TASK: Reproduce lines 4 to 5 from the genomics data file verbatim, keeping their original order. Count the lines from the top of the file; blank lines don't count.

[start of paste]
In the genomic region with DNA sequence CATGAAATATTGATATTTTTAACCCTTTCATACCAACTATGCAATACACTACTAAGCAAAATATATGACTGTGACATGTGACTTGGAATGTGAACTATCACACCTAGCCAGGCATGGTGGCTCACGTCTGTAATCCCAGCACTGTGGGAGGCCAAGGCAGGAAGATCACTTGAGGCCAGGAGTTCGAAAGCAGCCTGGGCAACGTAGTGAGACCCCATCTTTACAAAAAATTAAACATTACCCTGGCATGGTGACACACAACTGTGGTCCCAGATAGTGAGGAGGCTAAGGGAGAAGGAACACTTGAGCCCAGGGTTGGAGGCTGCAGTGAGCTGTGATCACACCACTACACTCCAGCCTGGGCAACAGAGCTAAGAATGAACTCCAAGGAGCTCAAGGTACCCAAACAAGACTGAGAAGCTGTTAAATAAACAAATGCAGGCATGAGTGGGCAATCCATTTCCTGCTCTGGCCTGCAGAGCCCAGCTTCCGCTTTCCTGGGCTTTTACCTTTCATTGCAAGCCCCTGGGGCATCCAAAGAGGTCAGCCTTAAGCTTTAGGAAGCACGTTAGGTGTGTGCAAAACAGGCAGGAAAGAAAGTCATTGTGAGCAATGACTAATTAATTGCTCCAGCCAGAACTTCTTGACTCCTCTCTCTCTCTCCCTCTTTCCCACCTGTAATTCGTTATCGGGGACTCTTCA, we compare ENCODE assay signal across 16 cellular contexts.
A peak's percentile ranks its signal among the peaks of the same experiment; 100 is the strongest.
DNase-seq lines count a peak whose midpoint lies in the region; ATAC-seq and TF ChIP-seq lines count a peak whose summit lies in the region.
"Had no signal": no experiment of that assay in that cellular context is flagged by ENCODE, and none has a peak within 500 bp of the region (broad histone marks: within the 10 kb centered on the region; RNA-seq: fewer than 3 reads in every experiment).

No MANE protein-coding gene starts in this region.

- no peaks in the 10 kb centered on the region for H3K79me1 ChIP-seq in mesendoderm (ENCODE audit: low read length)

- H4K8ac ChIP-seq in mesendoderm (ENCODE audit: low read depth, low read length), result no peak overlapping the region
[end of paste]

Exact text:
"Had no signal": no experiment of that assay in that cellular context is flagged by ENCODE, and none has a peak within 500 bp of the region (broad histone marks: within the 10 kb centered on the region; RNA-seq: fewer than 3 reads in every experiment).

No MANE protein-coding gene starts in this region.